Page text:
Apple Corporation recognizes the value of rebels: “Here’s to the crazy ones. The misfits. The rebels. The troublemakers. The round pegs in the square holes. The ones who see things differently. They’re not fond of rules. And they have no respect for the status quo. You can quote them, disagree with them, glorify or vilify them. About the only thing you can’t do is ignore them. Because they change things. They push the human race forward. And while some may see them as the crazy ones, we see genius. Because the people who are crazy enough to think they can change the world, are the ones who do.”  Rebel Donuts is changing Albuquerque one donut at a time.

Rebel Donut
2435 Wyoming Blvd, N.E. 
Albuquerque, New Mexico
(505) 293-0553
Web Site
LATEST VISIT: 8 September 2013
1st VISIT: 28 July 2012
BEST BET: Maple Bacon, 3X Chocolate, 3X Chocolate Muffin, Key Lime Pie, Mocha Chocolate, Old Fashioned Coconut, Nutella Chocolate

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Duke City Donuts – Albuquerque, New Mexico (CLOSED)

The new (as of May, 2012) Scottsdale Shopping Center home of Duke City Donuts

If you love donuts (and who doesn’t), you might want to consider being just a bit more generous when you see the ubiquitous Salvation Army bell-ringers and their familiar kettles standing in the chilly winter air to solicit donations.  The Salvation Army didn’t invent the first donut, but you can certainly credit much of their popularity to this philanthropic group. During World War I, the “lassies” in the Salvation Army prepared donuts for thousands of soldiers, an act which along with their compassion endeared the group to the American public.  It also stimulated a taste for donuts which hadn’t existed before the war among the American public.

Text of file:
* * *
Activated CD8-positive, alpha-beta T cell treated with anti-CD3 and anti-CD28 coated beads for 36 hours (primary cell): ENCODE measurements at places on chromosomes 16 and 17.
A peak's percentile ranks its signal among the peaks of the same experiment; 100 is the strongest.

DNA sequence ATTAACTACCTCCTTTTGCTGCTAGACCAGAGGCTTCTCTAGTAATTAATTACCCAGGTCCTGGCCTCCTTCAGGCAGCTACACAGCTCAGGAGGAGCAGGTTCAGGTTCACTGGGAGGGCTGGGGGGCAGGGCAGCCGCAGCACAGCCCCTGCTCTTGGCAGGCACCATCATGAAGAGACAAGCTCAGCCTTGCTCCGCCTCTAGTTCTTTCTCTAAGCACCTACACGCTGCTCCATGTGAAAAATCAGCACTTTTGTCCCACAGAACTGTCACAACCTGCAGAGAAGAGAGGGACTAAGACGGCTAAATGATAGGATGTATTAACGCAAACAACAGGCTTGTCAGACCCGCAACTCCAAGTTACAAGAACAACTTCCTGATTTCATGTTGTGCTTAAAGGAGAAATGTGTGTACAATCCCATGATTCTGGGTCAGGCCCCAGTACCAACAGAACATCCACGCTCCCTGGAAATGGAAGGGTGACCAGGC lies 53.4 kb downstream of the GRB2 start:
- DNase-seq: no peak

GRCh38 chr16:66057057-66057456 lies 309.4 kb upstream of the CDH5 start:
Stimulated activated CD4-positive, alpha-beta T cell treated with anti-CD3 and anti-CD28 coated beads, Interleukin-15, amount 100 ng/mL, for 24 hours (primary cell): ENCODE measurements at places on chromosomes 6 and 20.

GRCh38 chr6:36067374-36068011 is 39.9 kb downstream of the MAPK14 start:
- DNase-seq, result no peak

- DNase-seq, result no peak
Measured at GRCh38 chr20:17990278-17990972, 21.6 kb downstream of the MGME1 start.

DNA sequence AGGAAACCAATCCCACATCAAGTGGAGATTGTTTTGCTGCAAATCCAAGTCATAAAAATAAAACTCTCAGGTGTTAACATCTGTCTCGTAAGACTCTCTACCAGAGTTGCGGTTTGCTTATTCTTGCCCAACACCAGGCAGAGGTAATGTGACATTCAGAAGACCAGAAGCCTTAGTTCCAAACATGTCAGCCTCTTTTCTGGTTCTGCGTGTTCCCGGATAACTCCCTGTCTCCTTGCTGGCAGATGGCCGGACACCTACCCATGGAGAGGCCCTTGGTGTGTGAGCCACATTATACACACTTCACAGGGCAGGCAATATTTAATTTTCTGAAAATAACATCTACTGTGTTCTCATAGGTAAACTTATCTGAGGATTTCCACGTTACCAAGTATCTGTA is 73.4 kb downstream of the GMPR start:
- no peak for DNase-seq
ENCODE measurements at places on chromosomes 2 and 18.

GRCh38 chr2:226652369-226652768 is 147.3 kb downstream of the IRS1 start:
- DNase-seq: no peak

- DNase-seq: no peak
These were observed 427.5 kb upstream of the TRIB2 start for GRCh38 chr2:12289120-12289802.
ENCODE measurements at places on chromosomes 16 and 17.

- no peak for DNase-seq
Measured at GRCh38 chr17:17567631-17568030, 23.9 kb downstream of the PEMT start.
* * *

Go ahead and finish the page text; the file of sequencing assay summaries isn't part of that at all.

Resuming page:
In 1938, the first Friday in June was established as “Salvation Army Donut Day” in Chicago, not only to honor the Salvation Army but to help raise much-needed operating funds for the group.  It was also set aside as a tribute to the Salvation Army lassies who made and served the donuts during World War I.  Although the spelling has been shortened from “doughnut” to “donut” over the years, by any spelling the donut has been the Salvation Army’s trademark since World War I.

Donuts under glass at Enchantment Chocolates

Donuts under glass at Duke City Donuts

In recent years, donuts and their high-carb brethren have been vilified and all but banned by the “nutritionally correct” who believe America should supplant these deliciously decadent orbs with beet juice, tofu, carrots and celery sticks.  Coupled with the advent of the carb unfriendly Adkins Diet, donuts went through a period in which they were as popular as terrorist extremists at a New York City fire department party.  Even the sanctified Krispy Kreme saw stock prices plummet.